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Designing early detection

  • Doberman performing tricks

    Designing early detection

    Their own pets inspired two CVM researchers to develop a genetic test for a leading cause of hepatitis in dogs

Layla and Iris were sisters before they were friends. In 2014, the two Doberman pinscher pups were adopted from the same litter. Iris went home with Molly McCue, DVM, MS, PhD, DACVIM associate dean for research at the University of Minnesota College of Veterinary Medicine (CVM), where Iris formed a special bond with McCue’s son and could detect when he was on the verge of having a seizure. Layla found a home with Sam Beeson, a student in the CVM’s dual DVM/PhD program who works in the McCue Lab focusing on the genetic basis of disease in animals. 

Together, Layla and Iris lost their puppy teeth and grew into their paws. Now, they’re inspiring research that will save other dogs’ lives. 

When devastation drives innovation

Doberman liver illustration

Beeson noticed Layla was feeling off in late spring of 2019. She abruptly became pickier about her food, which had not been a problem previously. Beeson took Layla to the UMN Veterinary Medical Center (VMC), bloodwork detected abnormal liver enzymes in the 5-year-old Doberman. 

Doberman pinschers are among several dog breeds predisposed to copper-associated hepatopathy, the leading cause of hepatitis in dogs. The disease is caused by a build-up of copper in the liver––the nutrient is both naturally produced inside the body and added to dog food to prevent deficiency. It’s essential for health, but some breeds either absorb too much copper from their diet or can’t flush the mineral from their systems. This accumulation can lead to chronic hepatitis and, eventually, cirrhosis and liver failure. 

“Because it’s liver disease, patients don’t usually show signs until they are in advanced stages,” Beeson says. “It’s something you can catch in routine blood work, but most people don’t opt for that if their dog appears healthy.”

Iris and Layla
Iris and Layla

Eva Furrow, VMD, PhD, DACVIM, an associate professor in the CVM’s Department of Veterinary Clinical Sciences, and Julie Churchill, DVM, PhD, DACVN, helped Beeson navigate Layla’s diagnosis. She ate special food without added copper and was put on immunosuppressants. Layla was in the late stages of the disease, but Iris hadn’t shown any signs. Still, Beeson knew it was likely hereditary. She told McCue, who had Iris’ liver tested, too.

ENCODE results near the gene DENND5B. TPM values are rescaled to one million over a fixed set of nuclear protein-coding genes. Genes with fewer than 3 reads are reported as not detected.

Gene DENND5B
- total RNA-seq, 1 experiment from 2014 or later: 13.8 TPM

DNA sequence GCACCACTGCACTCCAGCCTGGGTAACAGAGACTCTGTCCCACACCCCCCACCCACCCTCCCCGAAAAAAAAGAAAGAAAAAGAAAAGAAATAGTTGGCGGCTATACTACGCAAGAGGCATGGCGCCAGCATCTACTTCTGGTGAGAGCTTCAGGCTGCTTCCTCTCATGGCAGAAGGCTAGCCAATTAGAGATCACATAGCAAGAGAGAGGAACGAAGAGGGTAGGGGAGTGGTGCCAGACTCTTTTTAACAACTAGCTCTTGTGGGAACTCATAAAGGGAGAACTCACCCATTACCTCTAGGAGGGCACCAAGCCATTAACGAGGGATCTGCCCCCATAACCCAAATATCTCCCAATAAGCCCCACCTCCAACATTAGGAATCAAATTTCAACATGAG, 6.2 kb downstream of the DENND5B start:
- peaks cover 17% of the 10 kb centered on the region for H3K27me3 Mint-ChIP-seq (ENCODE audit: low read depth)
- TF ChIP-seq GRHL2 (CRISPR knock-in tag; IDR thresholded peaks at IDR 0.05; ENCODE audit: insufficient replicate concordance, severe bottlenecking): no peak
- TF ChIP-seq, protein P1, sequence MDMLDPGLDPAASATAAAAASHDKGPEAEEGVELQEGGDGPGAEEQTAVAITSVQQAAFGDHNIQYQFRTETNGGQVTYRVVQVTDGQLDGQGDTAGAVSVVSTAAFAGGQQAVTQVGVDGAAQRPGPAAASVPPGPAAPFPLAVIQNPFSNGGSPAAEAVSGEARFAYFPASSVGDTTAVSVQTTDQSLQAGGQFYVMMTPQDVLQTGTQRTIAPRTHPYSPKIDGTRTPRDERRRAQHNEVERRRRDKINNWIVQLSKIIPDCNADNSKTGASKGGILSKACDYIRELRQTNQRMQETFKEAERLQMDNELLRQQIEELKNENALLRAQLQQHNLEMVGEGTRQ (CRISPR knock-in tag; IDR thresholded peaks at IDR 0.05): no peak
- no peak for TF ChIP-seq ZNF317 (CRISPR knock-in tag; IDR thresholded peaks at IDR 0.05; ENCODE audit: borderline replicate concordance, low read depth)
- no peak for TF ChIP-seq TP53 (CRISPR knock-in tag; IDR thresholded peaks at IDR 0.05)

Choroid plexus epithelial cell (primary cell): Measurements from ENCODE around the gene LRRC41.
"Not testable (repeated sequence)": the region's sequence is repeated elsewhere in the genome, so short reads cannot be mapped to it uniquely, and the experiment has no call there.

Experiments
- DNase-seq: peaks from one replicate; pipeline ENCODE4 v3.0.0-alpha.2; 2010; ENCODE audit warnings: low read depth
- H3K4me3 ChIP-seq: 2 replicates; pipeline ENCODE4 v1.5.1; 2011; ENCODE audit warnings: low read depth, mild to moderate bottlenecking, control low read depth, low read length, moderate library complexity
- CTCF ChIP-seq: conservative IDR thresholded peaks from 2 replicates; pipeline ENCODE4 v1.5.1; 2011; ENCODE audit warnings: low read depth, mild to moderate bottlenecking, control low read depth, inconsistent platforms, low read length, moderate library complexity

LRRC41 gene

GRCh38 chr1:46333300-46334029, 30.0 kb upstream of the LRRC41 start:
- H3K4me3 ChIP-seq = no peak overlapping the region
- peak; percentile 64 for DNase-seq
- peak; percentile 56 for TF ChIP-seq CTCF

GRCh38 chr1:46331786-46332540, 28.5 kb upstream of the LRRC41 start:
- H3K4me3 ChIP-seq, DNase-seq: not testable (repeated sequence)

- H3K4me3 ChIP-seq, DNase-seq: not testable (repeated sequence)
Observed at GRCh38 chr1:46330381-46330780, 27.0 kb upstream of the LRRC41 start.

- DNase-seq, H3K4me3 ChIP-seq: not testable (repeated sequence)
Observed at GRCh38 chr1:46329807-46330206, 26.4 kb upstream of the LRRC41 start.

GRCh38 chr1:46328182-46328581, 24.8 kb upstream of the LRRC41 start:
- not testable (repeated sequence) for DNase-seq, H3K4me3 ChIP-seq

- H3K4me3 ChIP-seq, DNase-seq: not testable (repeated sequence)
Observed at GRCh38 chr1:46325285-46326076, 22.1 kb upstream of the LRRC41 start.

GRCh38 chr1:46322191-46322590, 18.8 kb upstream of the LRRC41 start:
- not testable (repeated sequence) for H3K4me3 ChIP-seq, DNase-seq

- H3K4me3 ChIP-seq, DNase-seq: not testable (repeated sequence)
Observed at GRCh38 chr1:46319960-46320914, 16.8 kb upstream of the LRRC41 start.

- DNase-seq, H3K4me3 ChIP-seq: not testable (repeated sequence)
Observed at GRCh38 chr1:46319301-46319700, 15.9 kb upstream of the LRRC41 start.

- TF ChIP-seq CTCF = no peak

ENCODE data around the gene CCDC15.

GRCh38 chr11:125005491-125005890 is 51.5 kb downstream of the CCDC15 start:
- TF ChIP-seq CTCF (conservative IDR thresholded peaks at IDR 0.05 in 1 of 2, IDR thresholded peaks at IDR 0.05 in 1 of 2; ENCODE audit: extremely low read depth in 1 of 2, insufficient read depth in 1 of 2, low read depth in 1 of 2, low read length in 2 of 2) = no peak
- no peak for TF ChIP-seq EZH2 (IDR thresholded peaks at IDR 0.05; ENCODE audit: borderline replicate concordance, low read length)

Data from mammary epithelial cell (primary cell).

“There’s a tipping point. The dogs can live with the disease until they start to lose liver function to inflammation,” says McCue. Iris’ results showed that her liver was abnormal and was starting to become inflamed, but she wasn’t in crisis yet. McCue put Iris on a special diet and medication that flushed copper from her system. After two years of treatment, Iris’ labs were normal. 

“Layla was very sick by the time she got diagnosed, but we were able to prevent Iris from dying of the same disease because we caught it early in her,” Beeson says. 

Testing before the tide turns

Understanding genetic factors making certain dogs more susceptible to copper-associated hepatopathy would help veterinarians intervene early and prevent their patients from becoming chronically sick. That’s why McCue and Beeson recently launched new research that will identify the genes connected with copper-associated hepatopathy in their favorite dog breed, since Doberman pinschers are naturally more susceptible to the disease. 

“We believe this is a complex genetic trait controlled by many genes and environmental factors. The alleles driving risks are likely many, and not yet identified,” McCue says. 

Currently, the team is working with a local Doberman pinscher rescue that connects the researchers with owners whose pets have been diagnosed with the disease. During the next phase, the scientists will analyze samples from these dogs, as well as healthy senior Doberman pinschers who undergo routine blood work as part of their care. Layla’s and Iris’ data can be found among the samples, leaving a lasting legacy on the scientists’ search for a cure. 

“Our motivation is to get more information. We don’t know a whole lot about the genetics of this disease in Dobermans, and the research we have now is inconclusive,” Beeson says. In addition, some of the alleles that have been diagnosed in European lines of Doberman pinschers don’t translate to American lines of the breed, which are the focus of this new research. 

A head start on hepatitis 

Ultimately, the researchers hope to identify the gene variants involved and develop a test that would detect risk early on, when the disease can still be avoided through something as simple as changing a dog’s diet and routine blood work. Managing the risk is key since, although some genetic risk factors can be eliminated through breeding, this will likely not be the case with copper-associated hepatopathy.

“Because copper-associated hepatopathy is complex and likely informed by many genes, we likely can’t breed it out,” McCue says. “But if we can identify dogs who are at risk early on, we can change their risk.”

This research is so much more than a job, It’s connected not just to our love for animals, but to our pets. It's a tale of two sisters inspiring science. 

Molly McCue

This forthcoming research holds great promise for introducing novel care strategies that would enable veterinarians to help Doberman patients skirt hepatitis. And while the catalyst for the project was devastating, a silver lining might just be that the innovative minds behind the solution have a lived, personal passion tied to its outcome. “This research is so much more than a job,” McCue says. “It’s connected not just to our love for animals, but to our pets. It's a tale of two sisters inspiring science.”